In her article, however, she lists some of the successes that have been achieved in the meantime, without omitting any faux pas that the Biden administration has already made.
Your conclusion is that Joe Bidens foreign policy is still too cautious and too old-fashioned — which is to be expected after more than 40 years in the political establishment. That's why she's asking him to be a little more courageous in his foreign policy decisions.
"The good news for administration officials is that these decisions are liable to be less politically costly than they might assume. There are many downsides to domestic polarization, but there is one upside, and that is relative freedom of action.”
Here is the relevant article in Foreign Affairs:
I don't mean my article about them European fundamentals, which I also published on this weblog last year, but refer to the 2021 book by the Physics Nobel Prize winner from 2004, Frank Wilczek, which he published with the subtitle "Ten Keys to Reality".
He goes into the basics of our world and wants to make them as easy and understandable as possible for the reader. When reading I had to inevitably often Stephen Hawkings already published in 1988 book "A Brief History of Time", which I also really devoured.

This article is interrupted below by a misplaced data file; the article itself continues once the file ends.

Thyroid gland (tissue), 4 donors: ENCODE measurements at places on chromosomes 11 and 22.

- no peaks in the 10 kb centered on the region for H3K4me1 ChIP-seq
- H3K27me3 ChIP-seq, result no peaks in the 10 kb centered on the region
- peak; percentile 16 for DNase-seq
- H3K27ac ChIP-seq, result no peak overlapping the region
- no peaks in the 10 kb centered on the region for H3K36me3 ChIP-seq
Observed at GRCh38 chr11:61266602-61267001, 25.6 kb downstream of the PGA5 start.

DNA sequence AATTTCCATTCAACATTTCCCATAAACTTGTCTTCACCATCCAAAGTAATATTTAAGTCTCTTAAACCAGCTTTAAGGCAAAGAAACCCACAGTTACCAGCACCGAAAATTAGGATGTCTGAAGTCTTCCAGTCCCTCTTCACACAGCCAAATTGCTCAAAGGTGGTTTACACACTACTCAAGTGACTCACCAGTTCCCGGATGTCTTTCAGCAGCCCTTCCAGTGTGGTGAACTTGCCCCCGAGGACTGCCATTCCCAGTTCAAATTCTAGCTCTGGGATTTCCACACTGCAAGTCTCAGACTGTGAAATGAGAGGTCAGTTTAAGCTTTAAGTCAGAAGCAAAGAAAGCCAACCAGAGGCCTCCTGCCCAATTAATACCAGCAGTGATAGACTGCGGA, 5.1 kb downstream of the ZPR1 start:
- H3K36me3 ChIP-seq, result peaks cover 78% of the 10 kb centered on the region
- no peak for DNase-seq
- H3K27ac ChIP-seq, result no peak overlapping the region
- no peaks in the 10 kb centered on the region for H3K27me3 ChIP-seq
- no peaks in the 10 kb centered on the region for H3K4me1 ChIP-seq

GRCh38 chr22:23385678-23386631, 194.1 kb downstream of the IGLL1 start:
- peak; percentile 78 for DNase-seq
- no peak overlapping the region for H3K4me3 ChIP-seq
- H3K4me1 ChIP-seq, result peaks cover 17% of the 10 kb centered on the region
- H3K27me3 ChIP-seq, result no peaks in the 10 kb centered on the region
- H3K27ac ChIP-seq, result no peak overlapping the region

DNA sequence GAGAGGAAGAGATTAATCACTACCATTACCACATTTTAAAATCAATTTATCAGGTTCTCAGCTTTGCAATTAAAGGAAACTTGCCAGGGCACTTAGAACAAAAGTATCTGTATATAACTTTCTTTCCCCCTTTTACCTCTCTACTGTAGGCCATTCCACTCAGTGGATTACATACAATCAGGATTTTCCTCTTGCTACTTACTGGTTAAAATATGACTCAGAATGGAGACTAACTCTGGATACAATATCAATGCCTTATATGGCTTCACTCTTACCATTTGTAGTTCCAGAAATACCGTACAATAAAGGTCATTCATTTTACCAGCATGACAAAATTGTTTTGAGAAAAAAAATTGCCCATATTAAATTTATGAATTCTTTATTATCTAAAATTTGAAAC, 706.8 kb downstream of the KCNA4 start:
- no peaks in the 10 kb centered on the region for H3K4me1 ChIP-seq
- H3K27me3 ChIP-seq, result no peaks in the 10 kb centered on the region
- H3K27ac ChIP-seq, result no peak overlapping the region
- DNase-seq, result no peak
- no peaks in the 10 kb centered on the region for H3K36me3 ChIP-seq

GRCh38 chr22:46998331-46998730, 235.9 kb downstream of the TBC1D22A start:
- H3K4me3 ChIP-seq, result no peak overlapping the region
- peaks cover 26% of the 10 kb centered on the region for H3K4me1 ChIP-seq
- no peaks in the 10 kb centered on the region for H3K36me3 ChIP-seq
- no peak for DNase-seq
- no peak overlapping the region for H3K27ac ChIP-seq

A lot of time has passed since then and not only has our world moved on, but our science has also developed further. And that's how it is Frank Wilczeks most recent work was written more for laypeople like me to give them an update on the current state of knowledge.
I can't say whether the experts or even die-hard physicists will be happy about this book; but I suspect they will, from a very human point of view, perhaps criticize it as a bit too banal.
But for the average person, it's just the right dose of science to get a better understanding of our world, well beyond politics and trash TV — and maybe this new understanding will even lead to a change in your own actions.
What I particularly like about this book is that it quotes poets and philosophers in the book, which I like to read myself, and thus repeatedly makes reference to "perceived reality" and, quite incidentally, testifies to the fact that curiosity knows neither borders nor subject areas.
And so it is inevitable that he Ray Cummings with a bon mot quoted, which I have already included in my contribution to time change used.
And to make the book a little more curious, I quote Frank Wilczek (2021: 47) himself: "Time is what clocks measure, and everything that changes is a clock."
Find the book on Amazon here: https://amzn.to/343hWEv
Particle Data Group
Recommended for all those who want to delve further into the subject after reading the above book Frank Wilczek the Particle Data Group website: "The Particle Data Group (PDG) is an international collaboration that provides a comprehensive summary of Particle Physics and related areas of Cosmology: the Review of Particle Physics. "
For me this is already too much of a good thing.
Here is the Particle Data Group website: https://pdg.lbl.gov